It's less likely the Federal Reserve will raise interest rates again next month, according to a growing number of economists. If they're right, it compounds the problems big banks on Wall Street are facing.
Most banks ended last year pricing in expectations the Fed would hike interest rates three or four times.
Banks including JPMorgan, Bank of America and Citigroup stand to make billions as the Fed increases interest rates. Collectively, the banks said rates being raised to 1 percent, or 100 basis points, over a 12-month timeframe equates to more than $9 billion in interest income, the revenue derived from lending.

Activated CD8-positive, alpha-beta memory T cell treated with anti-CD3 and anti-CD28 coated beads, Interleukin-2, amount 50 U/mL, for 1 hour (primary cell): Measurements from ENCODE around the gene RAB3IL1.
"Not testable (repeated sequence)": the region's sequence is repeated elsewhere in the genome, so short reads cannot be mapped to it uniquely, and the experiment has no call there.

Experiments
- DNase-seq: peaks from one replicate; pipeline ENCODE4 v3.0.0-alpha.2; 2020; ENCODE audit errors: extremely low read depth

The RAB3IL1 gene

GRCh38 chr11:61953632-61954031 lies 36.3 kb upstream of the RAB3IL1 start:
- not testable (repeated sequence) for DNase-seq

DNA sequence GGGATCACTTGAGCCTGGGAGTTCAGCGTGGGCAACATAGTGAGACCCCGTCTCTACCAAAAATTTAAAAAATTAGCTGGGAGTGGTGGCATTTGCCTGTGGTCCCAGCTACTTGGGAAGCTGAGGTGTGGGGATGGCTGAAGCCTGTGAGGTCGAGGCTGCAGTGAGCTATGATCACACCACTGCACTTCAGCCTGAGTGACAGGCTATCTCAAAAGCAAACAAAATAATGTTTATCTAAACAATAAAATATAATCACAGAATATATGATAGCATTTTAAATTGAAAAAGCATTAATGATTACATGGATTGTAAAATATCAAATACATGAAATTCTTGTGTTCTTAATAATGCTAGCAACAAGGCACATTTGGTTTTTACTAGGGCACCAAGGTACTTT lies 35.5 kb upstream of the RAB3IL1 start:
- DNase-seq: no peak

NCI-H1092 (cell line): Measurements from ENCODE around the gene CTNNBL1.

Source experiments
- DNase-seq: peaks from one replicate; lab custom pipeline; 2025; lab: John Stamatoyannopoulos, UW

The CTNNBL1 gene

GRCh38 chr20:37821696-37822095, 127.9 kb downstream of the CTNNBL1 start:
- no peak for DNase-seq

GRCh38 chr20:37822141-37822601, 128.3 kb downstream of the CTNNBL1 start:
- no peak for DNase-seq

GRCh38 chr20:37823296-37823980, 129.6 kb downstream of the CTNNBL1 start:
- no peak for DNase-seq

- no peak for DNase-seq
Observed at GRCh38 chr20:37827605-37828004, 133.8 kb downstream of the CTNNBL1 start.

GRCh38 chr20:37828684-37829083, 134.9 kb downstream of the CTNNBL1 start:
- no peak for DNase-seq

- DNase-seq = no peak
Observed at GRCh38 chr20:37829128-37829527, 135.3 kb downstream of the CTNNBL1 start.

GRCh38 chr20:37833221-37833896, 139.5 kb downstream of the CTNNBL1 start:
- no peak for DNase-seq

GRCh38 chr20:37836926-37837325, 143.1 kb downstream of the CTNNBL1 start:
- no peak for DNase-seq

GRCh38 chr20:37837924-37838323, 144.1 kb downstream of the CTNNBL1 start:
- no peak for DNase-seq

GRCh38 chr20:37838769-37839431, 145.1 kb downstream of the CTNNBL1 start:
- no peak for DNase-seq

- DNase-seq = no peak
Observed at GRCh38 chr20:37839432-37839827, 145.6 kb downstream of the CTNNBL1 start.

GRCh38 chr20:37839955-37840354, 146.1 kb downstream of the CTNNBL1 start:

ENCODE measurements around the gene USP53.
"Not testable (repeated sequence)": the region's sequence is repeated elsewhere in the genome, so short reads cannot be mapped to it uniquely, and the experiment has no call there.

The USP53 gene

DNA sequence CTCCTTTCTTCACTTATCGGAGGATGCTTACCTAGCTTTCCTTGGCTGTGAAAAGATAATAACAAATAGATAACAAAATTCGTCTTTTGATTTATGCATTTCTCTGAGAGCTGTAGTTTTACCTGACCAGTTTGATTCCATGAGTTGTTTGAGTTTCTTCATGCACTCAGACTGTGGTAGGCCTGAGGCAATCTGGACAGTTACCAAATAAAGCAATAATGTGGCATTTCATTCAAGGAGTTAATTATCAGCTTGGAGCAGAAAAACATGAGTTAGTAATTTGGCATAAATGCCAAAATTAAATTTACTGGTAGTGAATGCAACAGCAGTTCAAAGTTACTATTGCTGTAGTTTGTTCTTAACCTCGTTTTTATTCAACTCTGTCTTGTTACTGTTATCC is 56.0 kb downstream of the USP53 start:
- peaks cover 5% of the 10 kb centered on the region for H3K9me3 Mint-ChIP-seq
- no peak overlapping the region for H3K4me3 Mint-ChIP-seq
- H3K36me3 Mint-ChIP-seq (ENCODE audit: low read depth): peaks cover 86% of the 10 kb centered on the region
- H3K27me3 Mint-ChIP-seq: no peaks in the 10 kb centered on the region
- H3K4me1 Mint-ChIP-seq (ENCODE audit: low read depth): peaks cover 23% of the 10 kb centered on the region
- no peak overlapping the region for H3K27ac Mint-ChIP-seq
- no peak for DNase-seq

Now, the idea that the Fed will raise rates to 0.5 percent in March has been discounted. Most banks' top economists say they're expecting two or three rate hikes in 2016, which means the banks could yet reap billions in interest income that has been sorely missed since the financial crisis. Still, it's not clear banks will get even half the interest rate increases they expected this year.
Goldman Sachs took the probability of a March interest rate hike off the table in a note from economists Jan Hatzius and Zach Pandl on Wednesday.